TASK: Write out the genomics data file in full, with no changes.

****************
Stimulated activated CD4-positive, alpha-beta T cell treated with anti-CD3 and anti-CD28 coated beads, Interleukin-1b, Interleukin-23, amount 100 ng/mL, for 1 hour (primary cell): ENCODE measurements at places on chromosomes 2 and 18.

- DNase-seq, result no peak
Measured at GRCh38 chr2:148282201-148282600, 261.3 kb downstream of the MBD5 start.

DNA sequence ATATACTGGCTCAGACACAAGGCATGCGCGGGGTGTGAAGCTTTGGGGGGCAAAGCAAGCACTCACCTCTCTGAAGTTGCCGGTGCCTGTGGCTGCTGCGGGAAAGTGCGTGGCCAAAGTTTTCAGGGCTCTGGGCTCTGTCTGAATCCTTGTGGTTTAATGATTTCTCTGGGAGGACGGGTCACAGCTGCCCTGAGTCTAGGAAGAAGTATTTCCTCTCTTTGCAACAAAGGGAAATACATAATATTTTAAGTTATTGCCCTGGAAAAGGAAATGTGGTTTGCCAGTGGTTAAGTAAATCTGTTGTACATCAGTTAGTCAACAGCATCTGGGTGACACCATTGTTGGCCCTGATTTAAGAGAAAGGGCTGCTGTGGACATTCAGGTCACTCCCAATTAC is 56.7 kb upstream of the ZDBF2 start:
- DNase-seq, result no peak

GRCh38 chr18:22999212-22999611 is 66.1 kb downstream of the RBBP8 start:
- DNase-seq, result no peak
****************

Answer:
Stimulated activated CD4-positive, alpha-beta T cell treated with anti-CD3 and anti-CD28 coated beads, Interleukin-1b, Interleukin-23, amount 100 ng/mL, for 1 hour (primary cell): ENCODE measurements at places on chromosomes 2 and 18.

- DNase-seq, result no peak
Measured at GRCh38 chr2:148282201-148282600, 261.3 kb downstream of the MBD5 start.

DNA sequence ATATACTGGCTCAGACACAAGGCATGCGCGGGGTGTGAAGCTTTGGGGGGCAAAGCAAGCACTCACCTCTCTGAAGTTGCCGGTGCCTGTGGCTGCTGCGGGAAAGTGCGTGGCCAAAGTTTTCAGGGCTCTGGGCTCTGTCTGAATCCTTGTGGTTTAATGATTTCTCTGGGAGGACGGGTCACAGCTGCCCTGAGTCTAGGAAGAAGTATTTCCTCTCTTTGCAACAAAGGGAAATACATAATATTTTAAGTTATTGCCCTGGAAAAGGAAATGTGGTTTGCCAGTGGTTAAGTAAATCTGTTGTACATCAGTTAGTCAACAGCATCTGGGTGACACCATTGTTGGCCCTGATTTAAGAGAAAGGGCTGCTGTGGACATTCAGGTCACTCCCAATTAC is 56.7 kb upstream of the ZDBF2 start:
- DNase-seq, result no peak

GRCh38 chr18:22999212-22999611 is 66.1 kb downstream of the RBBP8 start:
- DNase-seq, result no peak